Moving onto another of the numerous DVD box sets I’ve been accruing in recent months… this time the early works of Douglas Fairbanks; the DVD booklet makes a case for him as the comparatively forgotten man of silent cinema even though he was one of the top stars of his age. Insofar as I myself know him, it’s only from a few of his big 1920s actioners, so seeing him start out in small comedy is going to be interesting… As far as I can tell, quite a number of his early films have gone the way of most silent cinema, but there seem to be several more still extant than what’s in the box, so I presume what we have here is supposed to be a representative sample. Let’s start, then…
His Picture in the Papers (1916):His third film, seems like a fair enough place to start. Here he’s the son of a health food magnate whose enthusiasm for the family business is decidedly less than that of his old man; after his two sisters appear in a vegetarian magazine promoting the business, dad insists he find a way to do the same if he expects to inherit it and marry his intended beloved. Once he has actually has to do something the film starts taking off as Douglas has to come up with ideas to publicise himself, and also ultimately defeat the gang of crooks bedevilling his future father-in-law; the action climax is a nice foretaste of things to come.
The Mystery of the Leaping Fish (1916): Curious that Fairbanks began in features and only made this one two-reeler once he was established. He apparently hated this astoundingly odd little number, which was made twice with different directors and the participation of no less a figure than Tod Browning; in it he plays drug-fuelled scientific detective Coke Ennyday, sent to bust a drug-smuggling ring trafficking the very stuff he needs in quantities even Aleister Crowley might’ve thought excessive. It’s eccentric stuff on many levels and I’m not really sure it works (and the twist ending shows, a little sadly, that American audiences in 1916 apparently couldn’t be expected to just accept the plain fucking bizarre on its own terms); somehow I’m happy to know it exists, though.
Flirting With Fate (1916): Doug plays a struggling artist; unlucky at making money or making love, he decides to end it all… equally unlucky at suicide, however, he hires a hitman to bump him off. Suddenly luck comes his way and life is worth living again… but the hitman is still out there. The film was criticised in its day, and I think not unfairly, for taking too long to set up the situation, but once the comic business gets going it’s pretty good stuff (I just wish there’d been a little bit more of it after that buildup), as we watch the increasingly paranoid Doug freak out as he tries to avoid the hitman he assumes is still after him, unaware the latter has undergone his own character arc. It’s this aspect that really gives the film its comic flavour.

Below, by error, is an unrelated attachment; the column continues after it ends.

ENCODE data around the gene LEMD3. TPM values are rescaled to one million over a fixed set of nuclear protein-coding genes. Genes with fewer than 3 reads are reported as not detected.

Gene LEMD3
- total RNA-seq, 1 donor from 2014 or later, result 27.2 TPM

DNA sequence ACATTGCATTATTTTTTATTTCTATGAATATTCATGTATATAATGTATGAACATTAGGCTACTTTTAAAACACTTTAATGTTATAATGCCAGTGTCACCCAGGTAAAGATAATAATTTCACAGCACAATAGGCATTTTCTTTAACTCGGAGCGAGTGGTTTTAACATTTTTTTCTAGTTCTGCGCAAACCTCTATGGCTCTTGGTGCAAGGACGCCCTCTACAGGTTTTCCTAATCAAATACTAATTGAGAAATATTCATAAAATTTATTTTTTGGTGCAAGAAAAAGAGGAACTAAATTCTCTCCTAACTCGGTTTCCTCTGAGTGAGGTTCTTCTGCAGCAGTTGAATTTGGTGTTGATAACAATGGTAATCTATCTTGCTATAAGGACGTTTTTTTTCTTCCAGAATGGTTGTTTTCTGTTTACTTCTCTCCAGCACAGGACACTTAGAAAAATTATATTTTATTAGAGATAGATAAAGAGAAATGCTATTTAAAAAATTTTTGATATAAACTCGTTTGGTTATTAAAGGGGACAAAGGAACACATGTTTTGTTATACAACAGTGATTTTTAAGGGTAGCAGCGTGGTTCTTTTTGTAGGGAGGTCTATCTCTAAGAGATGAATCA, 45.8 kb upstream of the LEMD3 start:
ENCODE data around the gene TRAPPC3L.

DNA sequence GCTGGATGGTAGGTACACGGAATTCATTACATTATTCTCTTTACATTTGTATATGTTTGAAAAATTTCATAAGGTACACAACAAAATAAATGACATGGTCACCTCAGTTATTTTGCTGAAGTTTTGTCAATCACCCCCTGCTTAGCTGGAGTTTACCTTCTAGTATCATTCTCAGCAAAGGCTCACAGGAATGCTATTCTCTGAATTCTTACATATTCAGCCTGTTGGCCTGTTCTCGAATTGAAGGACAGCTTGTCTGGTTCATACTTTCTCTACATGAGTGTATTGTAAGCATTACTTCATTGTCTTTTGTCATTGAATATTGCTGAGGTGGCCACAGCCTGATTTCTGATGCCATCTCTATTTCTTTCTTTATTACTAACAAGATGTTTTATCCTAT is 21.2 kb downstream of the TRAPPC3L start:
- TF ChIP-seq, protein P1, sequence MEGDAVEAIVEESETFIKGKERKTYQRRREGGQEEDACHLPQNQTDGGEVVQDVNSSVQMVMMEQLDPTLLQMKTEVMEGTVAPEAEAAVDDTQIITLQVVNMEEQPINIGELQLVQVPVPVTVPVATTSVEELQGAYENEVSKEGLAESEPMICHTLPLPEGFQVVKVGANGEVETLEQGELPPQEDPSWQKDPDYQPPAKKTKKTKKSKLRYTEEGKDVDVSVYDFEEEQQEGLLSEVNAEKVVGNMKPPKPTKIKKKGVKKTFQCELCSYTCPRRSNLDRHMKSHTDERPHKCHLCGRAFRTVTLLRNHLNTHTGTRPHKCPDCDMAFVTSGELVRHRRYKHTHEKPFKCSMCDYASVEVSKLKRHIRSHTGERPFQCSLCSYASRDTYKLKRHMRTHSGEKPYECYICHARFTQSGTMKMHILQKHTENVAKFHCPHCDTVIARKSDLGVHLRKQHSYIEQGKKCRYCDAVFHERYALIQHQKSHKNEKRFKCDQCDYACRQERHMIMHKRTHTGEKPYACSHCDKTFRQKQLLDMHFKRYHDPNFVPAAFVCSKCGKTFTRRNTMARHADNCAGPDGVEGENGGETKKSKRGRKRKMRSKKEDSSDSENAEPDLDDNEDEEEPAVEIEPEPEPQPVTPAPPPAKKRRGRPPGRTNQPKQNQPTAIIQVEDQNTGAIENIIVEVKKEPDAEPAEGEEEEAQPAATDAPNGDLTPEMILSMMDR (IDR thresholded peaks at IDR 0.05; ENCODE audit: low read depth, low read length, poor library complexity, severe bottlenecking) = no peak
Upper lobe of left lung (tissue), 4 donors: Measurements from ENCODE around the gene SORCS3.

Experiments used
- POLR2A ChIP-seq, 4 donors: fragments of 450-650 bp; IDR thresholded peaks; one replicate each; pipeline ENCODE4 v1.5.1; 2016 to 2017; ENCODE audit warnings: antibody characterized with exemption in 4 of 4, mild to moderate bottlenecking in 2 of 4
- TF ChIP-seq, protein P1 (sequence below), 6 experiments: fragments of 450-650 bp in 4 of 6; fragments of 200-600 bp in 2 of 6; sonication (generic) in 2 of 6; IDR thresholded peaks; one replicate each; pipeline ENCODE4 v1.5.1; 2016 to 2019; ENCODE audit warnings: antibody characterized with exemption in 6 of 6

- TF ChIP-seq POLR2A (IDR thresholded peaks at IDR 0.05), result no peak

As a parenthetic note, it’s kind of interesting to see Fairbanks doing the sort of thing Harold Lloyd might well have done in the following decade, there’s a certain similarity of character, although obviously Lloyd was still pretty low-level at the time Fairbanks’ star was rising fast. These films certainly give a feeling of being “early”, too, though I don’t know if I’m just reading them from hindsight… obviously in 1916 no one knew where his career would go in the following decade, but from my perspective nearly a century later I suppose hindsight is inescapable. Knowing where he would go, I got a sense from these films of Fairbanks trying to work out what it was he should be doing. Still, like I said, that’s probably just hindsight talking. Going to enjoy the rest of this set, I think.